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While the role of individuals in globalization is often missed, they are often powerful agents of globalization. The influence of some individuals is obvious (like a head of state). The role of others is much less obvious, though no less important.
 

The roles of individuals in globalization is often missed. However, individuals are not simply passive “recipients” of globalization.

On the contrary, some well placed individuals actively enroll the support of organizations or even mass publics to globalize ideas or practices. The influence of some individuals is obvious, while others work behind the scenes.

Leaders of Power States

Perhaps the individuals most obviously involved in forwarding globalization are the leaders of powerful states. For instance, President Franklin D. Roosevelt and his wife Elenore were active in creating a transnational financial and human rights order after World War II.

Movers of Mass Publics

Some individuals have been very successful in enlisting the support of mass publics for international causes. Ralph Nader is an obvious example. By defining and publicizing otherwise unknown dangers or crises, Nader has been able to mobilize public interest and concern that leaders in a number of business arenas must take into account.

State Agents

States send delegates to international policy-making meetings. In theory, a delegate is only supposed to support state interests and policy. In behind-the-scenes committee meetings, however, a delegate has some freedom from the official state policy. Because the meetings are behind closed doors, a delegate can exercise judgment that may or may not be in line with the state's position. In short, there may be some “slippage” between the state's and a delegate's positions.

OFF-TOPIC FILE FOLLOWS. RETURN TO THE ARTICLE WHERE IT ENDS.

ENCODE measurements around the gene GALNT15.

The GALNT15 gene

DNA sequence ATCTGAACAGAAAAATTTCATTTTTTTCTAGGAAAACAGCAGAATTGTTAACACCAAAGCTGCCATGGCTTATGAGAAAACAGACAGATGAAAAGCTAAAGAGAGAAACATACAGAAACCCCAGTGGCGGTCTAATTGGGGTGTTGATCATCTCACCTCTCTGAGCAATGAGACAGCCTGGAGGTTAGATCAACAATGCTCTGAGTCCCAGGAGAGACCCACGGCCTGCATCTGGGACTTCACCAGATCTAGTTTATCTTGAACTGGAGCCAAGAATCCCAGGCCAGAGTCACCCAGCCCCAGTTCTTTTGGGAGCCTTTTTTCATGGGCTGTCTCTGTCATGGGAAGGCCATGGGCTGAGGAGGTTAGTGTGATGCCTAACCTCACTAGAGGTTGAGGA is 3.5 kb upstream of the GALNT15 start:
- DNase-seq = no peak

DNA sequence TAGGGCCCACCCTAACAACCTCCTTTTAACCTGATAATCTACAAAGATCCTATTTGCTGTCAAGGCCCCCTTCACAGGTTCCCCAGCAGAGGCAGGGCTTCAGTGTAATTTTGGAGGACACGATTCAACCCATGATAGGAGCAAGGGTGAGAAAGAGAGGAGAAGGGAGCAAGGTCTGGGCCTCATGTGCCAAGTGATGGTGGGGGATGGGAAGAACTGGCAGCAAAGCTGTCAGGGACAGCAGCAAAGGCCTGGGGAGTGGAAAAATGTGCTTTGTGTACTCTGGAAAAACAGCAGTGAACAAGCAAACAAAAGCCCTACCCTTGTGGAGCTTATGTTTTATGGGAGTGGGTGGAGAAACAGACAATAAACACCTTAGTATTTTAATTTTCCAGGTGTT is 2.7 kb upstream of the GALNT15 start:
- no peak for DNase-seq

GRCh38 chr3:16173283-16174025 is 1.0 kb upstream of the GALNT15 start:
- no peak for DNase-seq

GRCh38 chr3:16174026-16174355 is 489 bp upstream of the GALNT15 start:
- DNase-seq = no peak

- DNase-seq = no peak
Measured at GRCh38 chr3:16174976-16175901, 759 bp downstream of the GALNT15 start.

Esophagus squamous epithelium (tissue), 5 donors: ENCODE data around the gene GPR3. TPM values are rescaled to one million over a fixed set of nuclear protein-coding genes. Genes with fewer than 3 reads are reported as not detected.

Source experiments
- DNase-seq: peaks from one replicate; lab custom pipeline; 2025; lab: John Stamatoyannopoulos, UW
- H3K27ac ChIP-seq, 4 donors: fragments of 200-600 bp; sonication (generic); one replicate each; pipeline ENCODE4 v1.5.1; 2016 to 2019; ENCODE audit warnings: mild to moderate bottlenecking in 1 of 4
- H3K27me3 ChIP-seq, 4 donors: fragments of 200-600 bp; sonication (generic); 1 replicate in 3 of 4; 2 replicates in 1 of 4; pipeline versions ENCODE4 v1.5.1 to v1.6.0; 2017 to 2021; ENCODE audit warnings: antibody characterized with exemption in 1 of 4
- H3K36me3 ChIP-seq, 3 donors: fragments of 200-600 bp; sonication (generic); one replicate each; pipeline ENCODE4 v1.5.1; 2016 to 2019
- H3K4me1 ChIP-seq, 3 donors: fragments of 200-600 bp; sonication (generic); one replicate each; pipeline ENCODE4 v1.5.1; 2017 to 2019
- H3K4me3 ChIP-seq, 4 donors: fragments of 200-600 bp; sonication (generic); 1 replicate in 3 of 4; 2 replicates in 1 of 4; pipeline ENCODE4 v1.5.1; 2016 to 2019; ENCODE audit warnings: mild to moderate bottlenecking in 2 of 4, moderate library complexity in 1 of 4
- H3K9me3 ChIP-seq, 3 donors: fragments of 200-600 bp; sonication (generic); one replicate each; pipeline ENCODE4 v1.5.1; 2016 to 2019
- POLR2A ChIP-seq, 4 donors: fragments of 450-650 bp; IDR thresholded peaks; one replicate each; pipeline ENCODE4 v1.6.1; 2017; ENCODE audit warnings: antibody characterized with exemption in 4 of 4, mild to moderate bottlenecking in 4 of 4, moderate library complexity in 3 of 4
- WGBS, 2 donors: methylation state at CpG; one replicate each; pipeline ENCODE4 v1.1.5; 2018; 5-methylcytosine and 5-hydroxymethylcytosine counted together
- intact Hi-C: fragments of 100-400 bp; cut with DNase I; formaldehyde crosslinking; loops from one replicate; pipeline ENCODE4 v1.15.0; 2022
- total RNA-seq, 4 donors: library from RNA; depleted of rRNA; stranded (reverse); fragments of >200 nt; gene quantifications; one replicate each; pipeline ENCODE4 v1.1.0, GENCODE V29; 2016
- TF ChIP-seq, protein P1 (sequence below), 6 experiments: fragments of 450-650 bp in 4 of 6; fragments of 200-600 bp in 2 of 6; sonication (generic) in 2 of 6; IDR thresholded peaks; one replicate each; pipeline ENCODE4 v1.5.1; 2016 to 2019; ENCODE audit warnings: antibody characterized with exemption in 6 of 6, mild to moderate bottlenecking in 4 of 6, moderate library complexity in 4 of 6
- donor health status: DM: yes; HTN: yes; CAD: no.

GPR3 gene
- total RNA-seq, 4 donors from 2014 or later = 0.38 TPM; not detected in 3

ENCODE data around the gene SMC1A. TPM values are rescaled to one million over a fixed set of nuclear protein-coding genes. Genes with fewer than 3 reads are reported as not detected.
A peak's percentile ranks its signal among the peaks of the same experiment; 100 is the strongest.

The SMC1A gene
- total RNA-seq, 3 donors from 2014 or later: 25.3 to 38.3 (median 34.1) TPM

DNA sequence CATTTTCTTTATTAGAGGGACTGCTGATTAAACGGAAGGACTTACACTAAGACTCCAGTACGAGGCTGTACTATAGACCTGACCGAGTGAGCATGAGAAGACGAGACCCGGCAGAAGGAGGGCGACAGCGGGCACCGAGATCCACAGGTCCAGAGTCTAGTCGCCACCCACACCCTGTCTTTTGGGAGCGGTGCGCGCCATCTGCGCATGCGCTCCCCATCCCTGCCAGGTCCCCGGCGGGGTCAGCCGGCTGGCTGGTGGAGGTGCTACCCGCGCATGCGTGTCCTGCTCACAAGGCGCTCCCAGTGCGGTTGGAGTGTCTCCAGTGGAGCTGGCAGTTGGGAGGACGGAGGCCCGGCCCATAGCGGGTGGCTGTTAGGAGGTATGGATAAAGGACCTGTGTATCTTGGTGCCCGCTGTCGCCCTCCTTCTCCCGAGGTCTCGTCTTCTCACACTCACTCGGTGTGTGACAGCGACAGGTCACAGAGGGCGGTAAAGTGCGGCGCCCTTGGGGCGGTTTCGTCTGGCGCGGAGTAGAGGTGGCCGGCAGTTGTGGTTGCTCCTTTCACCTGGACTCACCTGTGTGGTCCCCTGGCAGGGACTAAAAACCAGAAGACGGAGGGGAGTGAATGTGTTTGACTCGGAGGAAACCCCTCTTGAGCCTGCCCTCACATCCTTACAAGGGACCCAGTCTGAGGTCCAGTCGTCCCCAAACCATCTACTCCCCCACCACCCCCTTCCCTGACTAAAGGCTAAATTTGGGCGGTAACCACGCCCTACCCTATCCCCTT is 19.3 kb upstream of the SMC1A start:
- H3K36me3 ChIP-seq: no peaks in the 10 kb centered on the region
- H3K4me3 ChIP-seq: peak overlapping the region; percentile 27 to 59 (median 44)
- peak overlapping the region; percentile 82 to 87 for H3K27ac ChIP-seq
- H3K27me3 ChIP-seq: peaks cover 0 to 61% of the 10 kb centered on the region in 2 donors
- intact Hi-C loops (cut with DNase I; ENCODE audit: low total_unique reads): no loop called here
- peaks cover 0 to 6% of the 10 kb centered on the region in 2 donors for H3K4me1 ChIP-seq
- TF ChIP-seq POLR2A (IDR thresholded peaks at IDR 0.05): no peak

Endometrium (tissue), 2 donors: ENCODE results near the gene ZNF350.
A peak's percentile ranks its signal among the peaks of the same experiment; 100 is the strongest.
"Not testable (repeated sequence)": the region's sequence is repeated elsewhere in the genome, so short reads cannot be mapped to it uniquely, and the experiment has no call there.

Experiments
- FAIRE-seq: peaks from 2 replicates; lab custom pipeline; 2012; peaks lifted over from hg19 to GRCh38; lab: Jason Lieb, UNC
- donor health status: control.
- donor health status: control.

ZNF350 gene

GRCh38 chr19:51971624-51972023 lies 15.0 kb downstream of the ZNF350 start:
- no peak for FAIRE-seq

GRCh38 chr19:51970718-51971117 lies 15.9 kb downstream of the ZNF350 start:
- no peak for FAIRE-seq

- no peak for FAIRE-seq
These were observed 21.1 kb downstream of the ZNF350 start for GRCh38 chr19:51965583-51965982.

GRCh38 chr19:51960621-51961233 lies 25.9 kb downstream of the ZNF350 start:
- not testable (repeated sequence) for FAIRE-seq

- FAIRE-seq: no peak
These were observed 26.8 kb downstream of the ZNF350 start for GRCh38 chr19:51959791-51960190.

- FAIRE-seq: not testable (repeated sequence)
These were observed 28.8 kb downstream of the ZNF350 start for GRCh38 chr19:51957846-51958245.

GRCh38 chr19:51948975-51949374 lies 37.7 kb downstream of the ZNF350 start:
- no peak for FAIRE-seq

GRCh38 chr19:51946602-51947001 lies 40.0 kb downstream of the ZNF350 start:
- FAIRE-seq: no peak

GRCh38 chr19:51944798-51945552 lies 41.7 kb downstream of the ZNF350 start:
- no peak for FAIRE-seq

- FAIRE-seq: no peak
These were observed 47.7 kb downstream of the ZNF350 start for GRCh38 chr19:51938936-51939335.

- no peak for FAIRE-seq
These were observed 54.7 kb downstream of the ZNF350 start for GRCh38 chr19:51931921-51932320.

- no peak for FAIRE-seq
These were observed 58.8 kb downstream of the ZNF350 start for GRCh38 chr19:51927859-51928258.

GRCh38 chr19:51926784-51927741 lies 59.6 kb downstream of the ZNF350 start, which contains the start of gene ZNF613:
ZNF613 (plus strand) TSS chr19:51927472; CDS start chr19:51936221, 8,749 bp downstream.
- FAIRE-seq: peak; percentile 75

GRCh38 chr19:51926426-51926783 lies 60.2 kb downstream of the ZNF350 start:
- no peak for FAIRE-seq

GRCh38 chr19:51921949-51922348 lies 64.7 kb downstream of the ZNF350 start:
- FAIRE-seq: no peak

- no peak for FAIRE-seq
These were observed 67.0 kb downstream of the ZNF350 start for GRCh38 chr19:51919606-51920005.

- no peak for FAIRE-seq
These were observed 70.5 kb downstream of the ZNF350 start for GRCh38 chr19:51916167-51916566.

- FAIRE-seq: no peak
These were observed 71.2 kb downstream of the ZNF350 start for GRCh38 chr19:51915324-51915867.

This does not mean that state delegates act in a sinister manner. In fact, for the delegate to gain a reputation among her peers as fair-minded and reasonable, she must demonstrate the ability to make her own decisions based on the information and situation at hand. States may be aware of this “slippage,” but be willing to trade inflexible policy support for the influence that comes with a delegate's legitimacy and reputation as a fair and reasonable negotiating partner.

NGOs and Mass Movements

NGOs

NGOs and INGOs (international non-governmental organizations) have become more influential during the 20th century. While their influence on international policies is rarely direct (sitting on committees or having voting rights in important forums) they can influence decision makers by providing well researched information supporting their values and principled ideas. NGOs may also have the ability to publicize the decisions of international policy makers and so mobilize public sentiment for or against certain policies or actions.

Mass Publics

Mass publics demonstrate the collective force of individuals in contrast to organizations.

In contrast to the centralized structure of NGOs (run by a staff), mass movements are more diffuse. Mass movements, like the anti-slavery, temperance or women's movements, had no centralized organizational structure. These movements were composed of webs of many smaller, less well organized associations.

The power behind mass movements derives from wide-spread public support. It may also play to the benefit of a mass movement when there is no central organization. While a centralized NGO may be “captured” by outside interests, mass movements have no single head and so are less susceptible to capture.

Bottom Line

Even though the role of individuals (including the individual members of mass publics) is often overlooked in the process of globalization, their influence can, nonetheless, be considerable.

 
Data and Methods:

Data Sources

  • Information for this study was gathered from interviews with 500 people involved in international business regulation,
  • About half of the interviewees were interviewed by both authors (providing two interviews per person),
  • People were identified for interviews by tracing "webs of influence." That is, one actor implicated in a network of regulatory relationships would identify others also involved. This is not the same as an atheoretical snowball technique since interviewees were not nominated at random, but according to the authors' framework of following networks of relationships to identify major players.
 
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Reference

Braithwaite, John, and Peter Drahos. 2000. Global Business Regulation. New York: Cambridge University Press. Ch. 20, pp. 475-506.

 
 
 
 
 
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